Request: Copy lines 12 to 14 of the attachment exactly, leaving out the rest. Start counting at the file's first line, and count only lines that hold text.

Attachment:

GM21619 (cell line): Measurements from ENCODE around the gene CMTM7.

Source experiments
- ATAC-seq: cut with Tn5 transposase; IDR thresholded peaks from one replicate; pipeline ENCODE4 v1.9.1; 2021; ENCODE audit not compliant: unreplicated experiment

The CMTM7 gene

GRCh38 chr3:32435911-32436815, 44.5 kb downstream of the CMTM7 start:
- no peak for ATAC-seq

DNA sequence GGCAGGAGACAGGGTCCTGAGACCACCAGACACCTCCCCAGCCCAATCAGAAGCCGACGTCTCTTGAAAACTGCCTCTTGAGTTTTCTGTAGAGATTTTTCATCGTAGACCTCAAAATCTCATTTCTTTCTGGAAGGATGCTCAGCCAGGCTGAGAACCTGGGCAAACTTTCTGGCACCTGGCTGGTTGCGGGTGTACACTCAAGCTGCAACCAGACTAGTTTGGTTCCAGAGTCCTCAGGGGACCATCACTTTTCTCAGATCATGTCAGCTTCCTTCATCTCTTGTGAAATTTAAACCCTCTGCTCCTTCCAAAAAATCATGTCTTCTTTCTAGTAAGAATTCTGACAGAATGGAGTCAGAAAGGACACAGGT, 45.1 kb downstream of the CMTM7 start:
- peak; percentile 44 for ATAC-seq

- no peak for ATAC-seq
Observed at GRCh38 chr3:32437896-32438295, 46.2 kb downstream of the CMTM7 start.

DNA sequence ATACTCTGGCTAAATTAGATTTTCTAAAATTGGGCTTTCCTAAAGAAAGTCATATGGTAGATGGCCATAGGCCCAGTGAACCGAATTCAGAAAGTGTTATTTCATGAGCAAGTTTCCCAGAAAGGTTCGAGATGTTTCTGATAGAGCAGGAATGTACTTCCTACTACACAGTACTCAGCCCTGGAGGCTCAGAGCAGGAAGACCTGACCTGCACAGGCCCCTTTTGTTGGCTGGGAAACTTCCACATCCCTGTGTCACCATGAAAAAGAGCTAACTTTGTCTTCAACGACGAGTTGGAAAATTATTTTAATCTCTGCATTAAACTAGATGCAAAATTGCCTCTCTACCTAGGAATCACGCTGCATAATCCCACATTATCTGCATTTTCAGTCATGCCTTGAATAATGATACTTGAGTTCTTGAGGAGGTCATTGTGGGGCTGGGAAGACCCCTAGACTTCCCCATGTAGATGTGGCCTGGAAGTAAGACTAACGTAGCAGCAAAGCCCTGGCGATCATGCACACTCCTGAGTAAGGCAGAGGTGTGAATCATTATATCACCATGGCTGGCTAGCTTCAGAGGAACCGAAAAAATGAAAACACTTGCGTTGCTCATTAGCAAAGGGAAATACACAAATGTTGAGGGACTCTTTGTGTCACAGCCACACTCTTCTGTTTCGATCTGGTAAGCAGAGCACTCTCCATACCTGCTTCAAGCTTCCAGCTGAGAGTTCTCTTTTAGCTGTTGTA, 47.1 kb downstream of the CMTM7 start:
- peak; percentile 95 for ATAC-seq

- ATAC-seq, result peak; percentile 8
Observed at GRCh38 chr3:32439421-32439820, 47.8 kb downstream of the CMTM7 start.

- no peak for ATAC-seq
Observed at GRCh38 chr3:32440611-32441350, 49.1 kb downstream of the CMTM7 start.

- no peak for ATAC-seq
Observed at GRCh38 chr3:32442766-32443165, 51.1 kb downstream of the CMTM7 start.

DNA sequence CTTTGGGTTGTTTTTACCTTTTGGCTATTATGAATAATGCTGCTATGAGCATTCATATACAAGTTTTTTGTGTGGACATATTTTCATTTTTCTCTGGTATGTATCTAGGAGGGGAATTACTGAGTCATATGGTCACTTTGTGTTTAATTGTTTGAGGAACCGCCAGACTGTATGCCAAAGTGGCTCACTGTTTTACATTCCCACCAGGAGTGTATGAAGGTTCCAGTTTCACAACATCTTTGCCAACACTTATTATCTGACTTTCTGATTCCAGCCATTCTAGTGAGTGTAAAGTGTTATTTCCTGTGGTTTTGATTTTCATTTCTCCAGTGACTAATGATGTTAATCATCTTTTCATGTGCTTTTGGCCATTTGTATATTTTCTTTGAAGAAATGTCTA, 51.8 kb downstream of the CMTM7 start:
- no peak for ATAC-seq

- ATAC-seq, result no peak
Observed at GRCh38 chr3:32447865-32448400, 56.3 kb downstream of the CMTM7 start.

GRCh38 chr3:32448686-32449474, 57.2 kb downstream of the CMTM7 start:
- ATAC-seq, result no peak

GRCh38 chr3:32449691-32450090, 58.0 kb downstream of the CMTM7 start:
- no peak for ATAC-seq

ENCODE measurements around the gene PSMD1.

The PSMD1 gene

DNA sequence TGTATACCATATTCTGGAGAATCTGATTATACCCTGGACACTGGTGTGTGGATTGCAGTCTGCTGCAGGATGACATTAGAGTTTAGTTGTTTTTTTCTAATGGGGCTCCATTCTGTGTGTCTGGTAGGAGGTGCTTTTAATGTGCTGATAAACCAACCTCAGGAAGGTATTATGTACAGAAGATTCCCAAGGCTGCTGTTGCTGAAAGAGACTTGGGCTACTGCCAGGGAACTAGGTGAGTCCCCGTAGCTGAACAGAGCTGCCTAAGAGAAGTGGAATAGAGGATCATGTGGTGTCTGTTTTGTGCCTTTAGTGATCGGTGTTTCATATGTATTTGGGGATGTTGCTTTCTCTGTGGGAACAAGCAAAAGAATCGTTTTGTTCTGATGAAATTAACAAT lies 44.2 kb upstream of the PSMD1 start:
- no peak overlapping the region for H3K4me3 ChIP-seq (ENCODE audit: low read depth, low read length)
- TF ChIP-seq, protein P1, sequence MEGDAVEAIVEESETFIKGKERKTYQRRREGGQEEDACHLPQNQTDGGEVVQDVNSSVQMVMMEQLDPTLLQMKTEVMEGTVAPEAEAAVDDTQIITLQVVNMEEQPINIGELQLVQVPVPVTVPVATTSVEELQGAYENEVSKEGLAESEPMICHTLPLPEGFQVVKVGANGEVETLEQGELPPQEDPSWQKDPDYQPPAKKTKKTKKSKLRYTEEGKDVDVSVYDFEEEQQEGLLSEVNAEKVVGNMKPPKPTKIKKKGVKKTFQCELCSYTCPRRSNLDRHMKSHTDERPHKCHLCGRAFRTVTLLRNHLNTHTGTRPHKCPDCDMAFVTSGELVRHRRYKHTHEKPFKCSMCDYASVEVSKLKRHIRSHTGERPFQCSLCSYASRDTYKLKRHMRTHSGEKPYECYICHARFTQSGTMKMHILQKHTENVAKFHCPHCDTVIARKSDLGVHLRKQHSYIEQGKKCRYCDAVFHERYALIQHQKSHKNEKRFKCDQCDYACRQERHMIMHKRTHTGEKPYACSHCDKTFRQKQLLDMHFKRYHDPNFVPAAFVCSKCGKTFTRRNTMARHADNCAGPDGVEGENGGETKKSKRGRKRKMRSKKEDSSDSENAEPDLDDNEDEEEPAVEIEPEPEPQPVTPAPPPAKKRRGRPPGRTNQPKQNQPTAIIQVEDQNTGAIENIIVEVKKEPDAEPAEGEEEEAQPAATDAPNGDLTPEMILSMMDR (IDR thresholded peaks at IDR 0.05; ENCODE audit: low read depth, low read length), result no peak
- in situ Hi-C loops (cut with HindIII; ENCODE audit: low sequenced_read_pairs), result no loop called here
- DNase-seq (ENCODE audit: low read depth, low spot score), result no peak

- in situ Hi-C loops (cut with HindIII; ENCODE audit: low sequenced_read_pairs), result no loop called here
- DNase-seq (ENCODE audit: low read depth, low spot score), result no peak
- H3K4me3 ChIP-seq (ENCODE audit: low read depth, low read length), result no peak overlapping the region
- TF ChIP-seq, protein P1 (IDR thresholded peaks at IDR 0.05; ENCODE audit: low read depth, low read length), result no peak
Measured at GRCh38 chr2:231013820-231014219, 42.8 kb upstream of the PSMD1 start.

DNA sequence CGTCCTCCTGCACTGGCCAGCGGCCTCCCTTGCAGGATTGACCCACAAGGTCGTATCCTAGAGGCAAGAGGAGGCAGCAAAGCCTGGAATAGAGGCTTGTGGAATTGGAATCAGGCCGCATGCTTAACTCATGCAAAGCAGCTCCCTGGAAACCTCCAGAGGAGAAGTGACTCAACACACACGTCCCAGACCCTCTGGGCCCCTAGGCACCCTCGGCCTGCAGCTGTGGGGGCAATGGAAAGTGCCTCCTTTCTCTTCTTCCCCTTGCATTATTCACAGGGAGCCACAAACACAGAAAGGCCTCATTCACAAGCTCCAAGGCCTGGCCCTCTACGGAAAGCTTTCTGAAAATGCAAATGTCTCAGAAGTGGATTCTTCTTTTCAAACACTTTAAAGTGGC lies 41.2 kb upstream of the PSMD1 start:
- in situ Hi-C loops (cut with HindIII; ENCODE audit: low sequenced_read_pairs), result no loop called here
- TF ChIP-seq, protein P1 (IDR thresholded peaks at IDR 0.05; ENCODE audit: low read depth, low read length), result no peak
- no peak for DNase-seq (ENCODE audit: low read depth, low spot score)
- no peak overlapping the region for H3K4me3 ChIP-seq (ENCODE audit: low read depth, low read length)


- peak; percentile 95 for ATAC-seq

- ATAC-seq, result peak; percentile 8
Observed at GRCh38 chr3:32439421-32439820, 47.8 kb downstream of the CMTM7 start.